Based on interviews with Kurdish fighters living in the UK, and written and directed by the first woman ever to direct at the National Theatre, Blueprint Medea is an award-winning new drama loosely inspired by Euripides’ Medea, which connects the classical to the contemporary to explore eternal questions of passion, war, cultural identity, women’s freedom, sex, family and love.

Tuesday to Saturday Evenings at 7.30pm.
Saturday and Sunday matinees at 3.00pm.

Finborough Theatre
118 Finborough Road
London
SW10 9ED

Written and Directed by Julia Pascal

Designed by Kati Hind

Presented by Pascal Theatre Company in association with Neil McPherson for the Finborough Theatre.

Click here for info and bookings >

Sponsored by

Actors : Amanda Maud, Ruth D’Silva, Tiran Aakel, Shaniaz Hama Ali, Max Rinehart.

Designer : Kati Hind.

Video & Photos : Yaron Lapid

Announcing Discovering and Documenting England’s Lost Jews

A word from Julia Pascal, Artistic Director of Pascal Theatre Company:

I am delighted to announce that Pascal Theatre Company has been successful in securing funding from the Heritage Lottery Fund for our new project:

DISCOVERING AND DOCUMENTING ENGLAND’S LOST JEWS

I am a playwright and theatre director who is fascinated by how we view national and international narratives about ourselves and our family histories.

Sephardi Jewish couple from Sarajevo in traditional clothing. Photo taken in 1900.

Sephardi Jews left Spain and Portugal to find refuge around the Mediterranean basin, including in the Ottoman Empire. They settled and lived for centuries in the countries we now know as Morocco, Algeria, Italy, Turkey, Greece, Serbia, Bosnia and Bulgaria. Most of them absorbed the local culture and lived with a double heritage.

Part of the excitement of our journey is learning about how these different waves of displacement influenced English life over the centuries and also today. This includes the experience of Jews who came from Arab countries where many lived peacefully alongside Muslims. As well as examining the Cromwellian and post Republican English history, the project will look at new immigrants – Jews arriving with elements of Arabic cultures in their histories.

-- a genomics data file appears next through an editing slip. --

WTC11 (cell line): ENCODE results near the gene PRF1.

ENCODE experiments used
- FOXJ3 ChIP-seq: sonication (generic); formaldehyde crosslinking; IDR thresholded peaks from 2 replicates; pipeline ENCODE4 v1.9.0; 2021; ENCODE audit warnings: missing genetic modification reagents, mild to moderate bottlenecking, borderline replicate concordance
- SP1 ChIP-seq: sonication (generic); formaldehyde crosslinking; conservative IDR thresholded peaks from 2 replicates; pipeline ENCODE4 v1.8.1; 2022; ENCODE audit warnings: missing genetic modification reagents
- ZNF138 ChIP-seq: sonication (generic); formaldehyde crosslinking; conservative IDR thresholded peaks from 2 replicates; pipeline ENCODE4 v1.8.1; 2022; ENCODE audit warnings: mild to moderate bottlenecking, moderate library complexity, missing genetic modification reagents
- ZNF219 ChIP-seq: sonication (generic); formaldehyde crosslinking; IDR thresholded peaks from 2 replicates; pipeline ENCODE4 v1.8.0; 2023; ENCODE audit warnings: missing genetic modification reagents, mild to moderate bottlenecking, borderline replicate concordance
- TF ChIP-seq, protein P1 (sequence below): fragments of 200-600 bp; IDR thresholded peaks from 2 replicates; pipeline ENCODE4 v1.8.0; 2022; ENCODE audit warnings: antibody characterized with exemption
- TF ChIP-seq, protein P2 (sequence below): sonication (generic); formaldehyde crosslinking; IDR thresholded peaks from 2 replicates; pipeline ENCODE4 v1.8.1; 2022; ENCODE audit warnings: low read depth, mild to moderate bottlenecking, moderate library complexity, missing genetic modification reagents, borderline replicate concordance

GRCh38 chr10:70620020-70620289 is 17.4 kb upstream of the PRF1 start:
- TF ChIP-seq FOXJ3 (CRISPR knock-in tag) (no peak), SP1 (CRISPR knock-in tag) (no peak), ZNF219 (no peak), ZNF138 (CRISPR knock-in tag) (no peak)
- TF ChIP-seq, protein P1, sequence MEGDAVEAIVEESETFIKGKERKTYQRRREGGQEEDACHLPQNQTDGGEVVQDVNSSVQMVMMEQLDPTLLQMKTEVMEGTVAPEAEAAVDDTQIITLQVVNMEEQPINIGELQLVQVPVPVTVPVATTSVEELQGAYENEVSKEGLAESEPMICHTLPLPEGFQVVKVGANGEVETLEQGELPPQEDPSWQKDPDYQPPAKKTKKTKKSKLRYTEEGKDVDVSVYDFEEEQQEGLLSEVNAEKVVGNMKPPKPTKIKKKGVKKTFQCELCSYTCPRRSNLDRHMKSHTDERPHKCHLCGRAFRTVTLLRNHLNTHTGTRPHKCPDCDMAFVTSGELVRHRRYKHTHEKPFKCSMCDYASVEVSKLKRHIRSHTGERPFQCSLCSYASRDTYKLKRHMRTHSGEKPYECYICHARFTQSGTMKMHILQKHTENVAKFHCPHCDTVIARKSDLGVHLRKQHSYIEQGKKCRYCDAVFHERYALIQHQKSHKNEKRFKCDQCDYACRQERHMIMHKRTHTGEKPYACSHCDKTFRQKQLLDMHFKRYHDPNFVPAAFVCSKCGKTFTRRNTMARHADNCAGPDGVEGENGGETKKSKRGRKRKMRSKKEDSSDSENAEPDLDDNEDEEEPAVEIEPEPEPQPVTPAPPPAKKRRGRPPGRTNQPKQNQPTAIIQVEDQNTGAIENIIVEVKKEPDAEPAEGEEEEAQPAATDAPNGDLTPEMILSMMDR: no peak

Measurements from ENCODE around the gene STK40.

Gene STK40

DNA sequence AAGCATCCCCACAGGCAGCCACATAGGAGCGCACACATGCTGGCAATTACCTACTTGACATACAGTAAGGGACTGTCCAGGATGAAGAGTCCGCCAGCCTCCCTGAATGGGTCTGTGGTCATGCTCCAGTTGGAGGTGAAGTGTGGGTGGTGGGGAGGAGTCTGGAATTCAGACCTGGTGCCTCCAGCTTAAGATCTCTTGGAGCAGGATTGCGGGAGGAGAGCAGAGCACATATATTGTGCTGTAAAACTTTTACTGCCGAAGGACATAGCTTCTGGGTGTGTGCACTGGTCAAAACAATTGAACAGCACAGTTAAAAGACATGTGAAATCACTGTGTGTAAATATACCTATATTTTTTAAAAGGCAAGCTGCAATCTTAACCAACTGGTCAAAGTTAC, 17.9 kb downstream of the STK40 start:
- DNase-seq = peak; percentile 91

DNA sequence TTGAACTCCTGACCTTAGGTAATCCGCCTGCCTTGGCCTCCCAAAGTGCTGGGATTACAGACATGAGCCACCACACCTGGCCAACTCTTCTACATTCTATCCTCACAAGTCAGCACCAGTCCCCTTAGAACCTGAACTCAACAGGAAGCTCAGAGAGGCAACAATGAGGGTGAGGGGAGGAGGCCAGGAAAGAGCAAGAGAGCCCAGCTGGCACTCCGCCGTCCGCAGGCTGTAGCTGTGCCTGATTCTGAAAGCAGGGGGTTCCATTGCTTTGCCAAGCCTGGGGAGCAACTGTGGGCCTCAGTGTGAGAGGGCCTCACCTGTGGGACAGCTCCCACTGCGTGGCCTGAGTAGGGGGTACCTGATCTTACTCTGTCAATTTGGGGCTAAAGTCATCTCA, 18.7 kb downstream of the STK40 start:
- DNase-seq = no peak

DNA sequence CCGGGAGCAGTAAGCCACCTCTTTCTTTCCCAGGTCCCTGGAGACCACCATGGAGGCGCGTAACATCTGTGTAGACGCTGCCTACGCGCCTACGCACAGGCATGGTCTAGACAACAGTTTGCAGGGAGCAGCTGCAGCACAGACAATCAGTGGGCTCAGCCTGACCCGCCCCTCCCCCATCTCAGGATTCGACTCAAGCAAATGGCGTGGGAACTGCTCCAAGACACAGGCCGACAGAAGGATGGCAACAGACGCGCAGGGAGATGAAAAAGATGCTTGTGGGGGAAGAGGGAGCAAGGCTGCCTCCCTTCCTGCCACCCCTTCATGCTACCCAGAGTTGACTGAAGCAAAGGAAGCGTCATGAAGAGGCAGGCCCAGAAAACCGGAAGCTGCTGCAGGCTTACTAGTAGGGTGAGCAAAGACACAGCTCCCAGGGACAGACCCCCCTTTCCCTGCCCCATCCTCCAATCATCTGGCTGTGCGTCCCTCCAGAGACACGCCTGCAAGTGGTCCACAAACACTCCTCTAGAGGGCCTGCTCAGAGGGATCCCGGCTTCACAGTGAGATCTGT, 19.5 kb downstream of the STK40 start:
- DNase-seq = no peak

I invite you to come with us.

There are many ways in which you can get involved:

On the 20th, 27th January and 3rd February we are running free morning drama workshops at Bevis Marks synagogue exploring three different aspects of Sephardi history and culture. The workshops include a tour of the synagogue. You can find out more information and book your tickets on our workshop page. Tickets are limited so book quickly.

We will also be looking for volunteers to help us document Sephardi oral histories and to participate in a site-specific public installation at the Novo Cemetery, London. This installation will be the premiere of a new work written by me and others involved in the initiative as a response to the stories and histories we’ve uncovered. Sign up to our mailing list to ensure you’re first with the news on how to get involved.

During our September installation, we are inviting four speakers to explore their varied experience of this little known history.

For more information visit our website: www.lostjews.org.uk, sign up to the mailing list, follow us on social media and through #LostJews, or contact Pascal Theatre Company on pascaltheatrecompany@gmail.com.

I look forward to sharing what we uncover.

Julia